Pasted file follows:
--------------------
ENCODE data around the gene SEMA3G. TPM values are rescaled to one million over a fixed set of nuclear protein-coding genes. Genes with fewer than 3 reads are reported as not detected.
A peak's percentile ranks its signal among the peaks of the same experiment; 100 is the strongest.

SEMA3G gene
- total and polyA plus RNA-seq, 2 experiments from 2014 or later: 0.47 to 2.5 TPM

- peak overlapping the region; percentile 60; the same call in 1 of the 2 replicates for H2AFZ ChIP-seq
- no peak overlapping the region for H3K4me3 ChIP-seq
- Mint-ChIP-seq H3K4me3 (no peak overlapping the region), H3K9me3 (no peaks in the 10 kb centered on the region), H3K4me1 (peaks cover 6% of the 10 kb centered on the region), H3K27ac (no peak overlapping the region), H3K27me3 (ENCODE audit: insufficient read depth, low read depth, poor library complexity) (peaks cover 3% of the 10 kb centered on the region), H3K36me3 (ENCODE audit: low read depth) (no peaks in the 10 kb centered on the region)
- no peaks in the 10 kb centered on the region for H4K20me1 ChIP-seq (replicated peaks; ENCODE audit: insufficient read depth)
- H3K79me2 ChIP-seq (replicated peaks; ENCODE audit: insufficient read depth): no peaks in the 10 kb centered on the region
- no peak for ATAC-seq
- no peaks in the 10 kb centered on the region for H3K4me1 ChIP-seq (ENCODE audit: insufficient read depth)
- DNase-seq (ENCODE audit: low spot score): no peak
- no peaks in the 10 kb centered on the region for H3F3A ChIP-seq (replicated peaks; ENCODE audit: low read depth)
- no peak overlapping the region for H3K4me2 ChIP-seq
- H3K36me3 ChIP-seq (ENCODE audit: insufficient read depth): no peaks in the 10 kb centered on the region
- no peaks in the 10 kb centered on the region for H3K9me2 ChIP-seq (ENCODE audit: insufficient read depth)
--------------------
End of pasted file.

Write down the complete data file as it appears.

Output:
ENCODE data around the gene SEMA3G. TPM values are rescaled to one million over a fixed set of nuclear protein-coding genes. Genes with fewer than 3 reads are reported as not detected.
A peak's percentile ranks its signal among the peaks of the same experiment; 100 is the strongest.

SEMA3G gene
- total and polyA plus RNA-seq, 2 experiments from 2014 or later: 0.47 to 2.5 TPM

- peak overlapping the region; percentile 60; the same call in 1 of the 2 replicates for H2AFZ ChIP-seq
- no peak overlapping the region for H3K4me3 ChIP-seq
- Mint-ChIP-seq H3K4me3 (no peak overlapping the region), H3K9me3 (no peaks in the 10 kb centered on the region), H3K4me1 (peaks cover 6% of the 10 kb centered on the region), H3K27ac (no peak overlapping the region), H3K27me3 (ENCODE audit: insufficient read depth, low read depth, poor library complexity) (peaks cover 3% of the 10 kb centered on the region), H3K36me3 (ENCODE audit: low read depth) (no peaks in the 10 kb centered on the region)
- no peaks in the 10 kb centered on the region for H4K20me1 ChIP-seq (replicated peaks; ENCODE audit: insufficient read depth)
- H3K79me2 ChIP-seq (replicated peaks; ENCODE audit: insufficient read depth): no peaks in the 10 kb centered on the region
- no peak for ATAC-seq
- no peaks in the 10 kb centered on the region for H3K4me1 ChIP-seq (ENCODE audit: insufficient read depth)
- DNase-seq (ENCODE audit: low spot score): no peak
- no peaks in the 10 kb centered on the region for H3F3A ChIP-seq (replicated peaks; ENCODE audit: low read depth)
- no peak overlapping the region for H3K4me2 ChIP-seq
- H3K36me3 ChIP-seq (ENCODE audit: insufficient read depth): no peaks in the 10 kb centered on the region
- no peaks in the 10 kb centered on the region for H3K9me2 ChIP-seq (ENCODE audit: insufficient read depth)